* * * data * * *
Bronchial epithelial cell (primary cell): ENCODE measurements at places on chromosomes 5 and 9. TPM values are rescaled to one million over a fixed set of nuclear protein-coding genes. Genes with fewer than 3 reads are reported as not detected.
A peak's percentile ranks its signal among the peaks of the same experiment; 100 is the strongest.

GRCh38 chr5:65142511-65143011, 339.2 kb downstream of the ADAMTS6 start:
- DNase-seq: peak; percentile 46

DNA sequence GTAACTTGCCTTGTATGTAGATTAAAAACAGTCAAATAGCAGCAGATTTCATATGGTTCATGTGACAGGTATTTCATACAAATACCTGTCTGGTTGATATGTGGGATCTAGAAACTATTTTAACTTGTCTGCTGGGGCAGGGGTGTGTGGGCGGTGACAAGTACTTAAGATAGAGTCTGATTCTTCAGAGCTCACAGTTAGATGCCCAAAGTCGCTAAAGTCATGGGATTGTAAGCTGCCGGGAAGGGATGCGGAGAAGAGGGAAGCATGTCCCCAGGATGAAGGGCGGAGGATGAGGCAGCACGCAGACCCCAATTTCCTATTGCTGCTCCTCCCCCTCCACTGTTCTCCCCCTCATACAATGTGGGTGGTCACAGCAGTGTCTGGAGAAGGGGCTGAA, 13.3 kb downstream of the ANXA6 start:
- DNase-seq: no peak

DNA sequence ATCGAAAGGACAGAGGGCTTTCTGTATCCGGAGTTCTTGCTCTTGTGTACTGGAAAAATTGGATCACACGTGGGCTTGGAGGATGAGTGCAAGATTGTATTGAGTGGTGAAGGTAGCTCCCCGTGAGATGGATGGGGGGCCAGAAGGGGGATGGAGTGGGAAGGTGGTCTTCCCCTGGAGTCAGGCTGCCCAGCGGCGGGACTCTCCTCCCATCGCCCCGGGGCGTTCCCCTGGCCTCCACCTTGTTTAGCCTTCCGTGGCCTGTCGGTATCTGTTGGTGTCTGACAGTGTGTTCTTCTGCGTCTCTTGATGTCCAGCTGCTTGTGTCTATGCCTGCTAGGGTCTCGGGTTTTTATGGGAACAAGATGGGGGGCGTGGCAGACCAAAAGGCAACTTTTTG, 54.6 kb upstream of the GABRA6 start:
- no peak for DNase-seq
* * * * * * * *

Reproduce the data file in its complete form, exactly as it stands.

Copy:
Bronchial epithelial cell (primary cell): ENCODE measurements at places on chromosomes 5 and 9. TPM values are rescaled to one million over a fixed set of nuclear protein-coding genes. Genes with fewer than 3 reads are reported as not detected.
A peak's percentile ranks its signal among the peaks of the same experiment; 100 is the strongest.

GRCh38 chr5:65142511-65143011, 339.2 kb downstream of the ADAMTS6 start:
- DNase-seq: peak; percentile 46

DNA sequence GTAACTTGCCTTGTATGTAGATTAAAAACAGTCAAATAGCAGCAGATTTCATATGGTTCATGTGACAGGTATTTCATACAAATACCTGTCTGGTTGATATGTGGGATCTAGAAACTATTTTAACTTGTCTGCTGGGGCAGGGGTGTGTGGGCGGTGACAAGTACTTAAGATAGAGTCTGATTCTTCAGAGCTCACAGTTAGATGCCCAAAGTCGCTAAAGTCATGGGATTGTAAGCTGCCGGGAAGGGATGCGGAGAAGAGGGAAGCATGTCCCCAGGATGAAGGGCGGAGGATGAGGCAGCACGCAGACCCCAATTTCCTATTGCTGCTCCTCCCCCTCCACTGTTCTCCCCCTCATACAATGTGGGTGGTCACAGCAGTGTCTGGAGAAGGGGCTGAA, 13.3 kb downstream of the ANXA6 start:
- DNase-seq: no peak

DNA sequence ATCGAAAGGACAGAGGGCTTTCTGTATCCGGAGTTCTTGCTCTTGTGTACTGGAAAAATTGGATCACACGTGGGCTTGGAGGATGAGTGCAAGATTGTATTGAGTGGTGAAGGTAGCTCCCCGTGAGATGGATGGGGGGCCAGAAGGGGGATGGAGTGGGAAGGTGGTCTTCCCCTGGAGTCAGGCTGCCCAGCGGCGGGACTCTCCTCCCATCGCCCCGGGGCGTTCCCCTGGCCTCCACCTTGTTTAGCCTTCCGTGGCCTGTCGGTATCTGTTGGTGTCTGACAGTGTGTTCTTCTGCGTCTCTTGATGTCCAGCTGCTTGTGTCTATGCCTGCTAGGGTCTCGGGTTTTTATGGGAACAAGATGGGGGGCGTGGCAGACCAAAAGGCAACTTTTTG, 54.6 kb upstream of the GABRA6 start:
- no peak for DNase-seq